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Author Topic: Recovery Roadblock - Overcoming Your Resistance to Change  (Read 1112 times)
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« on: August 25, 2015, 07:23:36 PM »

Recovery Roadblock: Overcoming Your Resistance to Change

by Rita Milios, on July 9, 2015, in Health and Wellness, Living in Recovery

List of Recovery Centers: www.recovery.org/topics/recovery-programs-and-support-groups

If you are considering going into recovery, or if you have recently started a recovery program, it is obvious that you are ready to make significant changes in your life. You have the desire and the commitment to cease unhealthy substance use habits and regain all aspects of your well-being: physical, emotional and spiritual. And yet, you may find yourself struggling to make the lifestyle changes that you sincerely want and need to make in order to reach your goals.

Change is hard, especially when it involves changing behaviors that were once considered to be rewarding or pleasurable. Even though you know it is best to turn your back on a self-destructive substance use habit, you must combat your own resistances. You may naturally resist leaving a lifestyle that has become familiar and comfortable to you. You may be resistant to facing uncertainty; or you may worry about, and therefore resist, the possible pain of withdrawal. You also are likely to resist facing head-on the very personal emotional challenges that your substance use helped you deny or avoid.

In addition, you may worry that a post-substance use lifestyle will feel boring. How can you return to your old, ordinary life after having experienced the highly charged, edgy, adrenaline-filled existence of substance use? That is actually a legitimate concern. It is good and appropriate to want to feel alive, to feel energized and highly focused. Fortunately, you do not have to use substances to have these feelings. In fact, there are many healthy, positive ways to obtain the same mental and emotional “high” that many people are searching for when they use substances.

Engaging in pleasurable activities or sports, experiencing deep gratitude or appreciation, finding inner peace and self-acceptance through meditation, self-awareness therapies or other practices, and giving of yourself by helping others – all these are proven ways to increase the same endorphins and “feel good” chemicals in the brain that addicts seek to stimulate with substance use.

But unlike substance use, with these options the positive effects do not diminish over time, and you have the added bonus of not having to put chemical poisons into your body. So, as you can see, you don’t have to give up the positive experiences that you were seeking. You just have to find more appropriate and healthy ways to initiate them.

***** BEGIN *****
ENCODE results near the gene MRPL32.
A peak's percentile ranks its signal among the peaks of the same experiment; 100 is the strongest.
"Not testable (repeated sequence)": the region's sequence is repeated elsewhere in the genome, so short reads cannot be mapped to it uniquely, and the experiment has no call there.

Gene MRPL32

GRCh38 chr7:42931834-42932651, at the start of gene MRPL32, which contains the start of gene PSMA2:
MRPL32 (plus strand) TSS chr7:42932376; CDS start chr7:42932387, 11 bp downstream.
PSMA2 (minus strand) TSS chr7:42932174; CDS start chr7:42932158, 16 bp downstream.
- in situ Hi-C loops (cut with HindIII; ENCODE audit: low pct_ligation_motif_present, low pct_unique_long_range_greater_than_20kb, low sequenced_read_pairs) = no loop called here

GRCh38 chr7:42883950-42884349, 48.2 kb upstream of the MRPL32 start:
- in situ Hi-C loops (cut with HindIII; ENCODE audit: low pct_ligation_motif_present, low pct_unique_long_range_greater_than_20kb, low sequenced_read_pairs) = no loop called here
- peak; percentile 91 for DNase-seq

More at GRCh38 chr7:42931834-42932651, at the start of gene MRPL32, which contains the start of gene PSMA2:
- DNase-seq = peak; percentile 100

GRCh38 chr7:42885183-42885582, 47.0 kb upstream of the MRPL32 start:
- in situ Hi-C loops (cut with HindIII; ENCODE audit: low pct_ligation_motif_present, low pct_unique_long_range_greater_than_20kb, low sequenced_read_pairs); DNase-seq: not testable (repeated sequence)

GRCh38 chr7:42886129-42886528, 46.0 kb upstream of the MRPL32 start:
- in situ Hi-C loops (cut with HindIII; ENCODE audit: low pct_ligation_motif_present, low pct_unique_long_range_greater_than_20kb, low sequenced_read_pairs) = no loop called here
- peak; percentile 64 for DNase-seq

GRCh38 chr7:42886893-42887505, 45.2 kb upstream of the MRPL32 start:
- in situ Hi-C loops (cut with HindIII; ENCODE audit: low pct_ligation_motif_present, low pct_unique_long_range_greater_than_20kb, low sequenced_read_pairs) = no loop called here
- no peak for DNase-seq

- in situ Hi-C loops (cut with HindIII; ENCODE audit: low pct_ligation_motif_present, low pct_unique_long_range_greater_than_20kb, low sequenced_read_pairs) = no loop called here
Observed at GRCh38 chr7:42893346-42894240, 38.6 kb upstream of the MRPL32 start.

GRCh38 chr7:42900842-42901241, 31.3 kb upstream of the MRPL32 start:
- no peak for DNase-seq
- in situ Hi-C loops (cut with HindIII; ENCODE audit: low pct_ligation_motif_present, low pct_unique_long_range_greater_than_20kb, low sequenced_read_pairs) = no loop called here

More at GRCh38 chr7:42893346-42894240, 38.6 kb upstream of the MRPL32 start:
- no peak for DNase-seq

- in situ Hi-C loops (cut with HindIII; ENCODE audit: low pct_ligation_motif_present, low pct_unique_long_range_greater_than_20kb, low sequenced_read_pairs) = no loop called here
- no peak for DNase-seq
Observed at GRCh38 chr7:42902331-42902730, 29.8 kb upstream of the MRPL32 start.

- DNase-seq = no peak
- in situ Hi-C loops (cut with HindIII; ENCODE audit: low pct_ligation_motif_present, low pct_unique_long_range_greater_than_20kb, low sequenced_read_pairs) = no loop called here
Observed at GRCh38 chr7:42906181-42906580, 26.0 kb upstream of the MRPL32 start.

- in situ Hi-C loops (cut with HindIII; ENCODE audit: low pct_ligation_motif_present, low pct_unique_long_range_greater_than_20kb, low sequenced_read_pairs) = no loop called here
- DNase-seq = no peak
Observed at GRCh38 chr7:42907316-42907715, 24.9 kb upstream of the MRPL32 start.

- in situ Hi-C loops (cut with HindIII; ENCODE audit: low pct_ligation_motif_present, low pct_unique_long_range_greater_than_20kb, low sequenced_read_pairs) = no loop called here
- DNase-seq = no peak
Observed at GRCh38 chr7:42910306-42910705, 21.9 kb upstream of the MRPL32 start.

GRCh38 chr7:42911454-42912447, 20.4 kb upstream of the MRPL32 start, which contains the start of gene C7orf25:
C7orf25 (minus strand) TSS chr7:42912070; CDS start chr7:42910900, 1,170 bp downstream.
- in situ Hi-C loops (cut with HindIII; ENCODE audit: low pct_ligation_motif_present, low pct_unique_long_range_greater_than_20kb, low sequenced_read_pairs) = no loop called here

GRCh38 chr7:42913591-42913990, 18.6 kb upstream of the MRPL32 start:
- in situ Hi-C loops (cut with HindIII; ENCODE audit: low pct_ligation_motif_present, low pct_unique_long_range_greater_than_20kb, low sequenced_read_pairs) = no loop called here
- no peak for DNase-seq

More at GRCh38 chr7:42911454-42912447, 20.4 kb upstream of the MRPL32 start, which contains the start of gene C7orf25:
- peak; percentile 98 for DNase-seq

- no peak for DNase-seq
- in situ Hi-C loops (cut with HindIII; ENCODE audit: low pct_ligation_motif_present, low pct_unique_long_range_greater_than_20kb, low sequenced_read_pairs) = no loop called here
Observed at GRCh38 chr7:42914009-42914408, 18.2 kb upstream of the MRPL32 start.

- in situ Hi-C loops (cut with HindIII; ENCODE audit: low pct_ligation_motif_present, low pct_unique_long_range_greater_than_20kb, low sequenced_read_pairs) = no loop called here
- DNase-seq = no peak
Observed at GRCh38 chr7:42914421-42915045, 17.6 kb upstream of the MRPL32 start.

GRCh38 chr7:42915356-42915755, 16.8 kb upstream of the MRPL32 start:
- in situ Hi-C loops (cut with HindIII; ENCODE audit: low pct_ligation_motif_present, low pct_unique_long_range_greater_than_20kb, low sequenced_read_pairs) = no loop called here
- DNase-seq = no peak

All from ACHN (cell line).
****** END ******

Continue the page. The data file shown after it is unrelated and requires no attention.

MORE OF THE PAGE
Pros and Cons of Recovery Treatment

Let’s examine a list of pros and cons regarding recovery treatment to see if it makes sense for you:


  • You begin on a path toward healing vs. continuing down a path of self-destructive behavior

  • You have access to support and guidance as you navigate your new path

  • You can learn new strategies for living sober and gain new tools to help you

  • You have others to whom you can become accountable, so that you are less likely to “cheat” on you commitment

  • You learn from others’ experiences and share with others, gaining confidence and self-esteem

  • Your health will likely improve

  • Your relationships will likely improve

  • Your self-esteem and self-acceptance will likely improve

  • Your career or work performance will likely improve


  • You have to change a habit that has come to feel natural and comfortable

  • You have to trust and be vulnerable when that is likely not something that is easy for you to do

  • You have to commit to honesty and truthfulness vs. manipulation and avoidance to address problems

  • You may have to endure some physical and psychological withdrawal symptoms as your substance is being released from your body

  • Depending on the type of program you choose (in-patient, out-patient, 12-Step, etc.), you may have to make adjustments to your home or work schedule to accommodate your program

  • You will need to create new non-using friendships and let go of relationships with people who are still using

Considering the lists above, which set (Pros or Cons) best addresses the goals that you have for yourself, your life, your future?

It’s Not What You are Changing, But What You are Changing To

One more thing; as you are contemplating the Pros and Cons of recovery and treatment, ask yourself this question:

What is your end goal?

We all know that the obvious goal in recovery treatment is to stop using. But that just describes the desired change in behavior. What is the motivation behind the behavior change? What in your life is important enough to you that it is worth the effort you put into getting sober?

Think about your:

Relationships – Has using affected your relationships with spouse, family, or friends?

Health – Are you aware of any health problems related to your substance use? 

Legal – Have you had any arrests or other brushes with the law because of your substance use or because of related behaviors?

Financial – Has substance use contributed to money problems? Have you lost a job or had to take time off work because of your substance use? Has money that should have been spent on your livelihood and/or the livelihood of your family been spent on purchasing your drug of choice?


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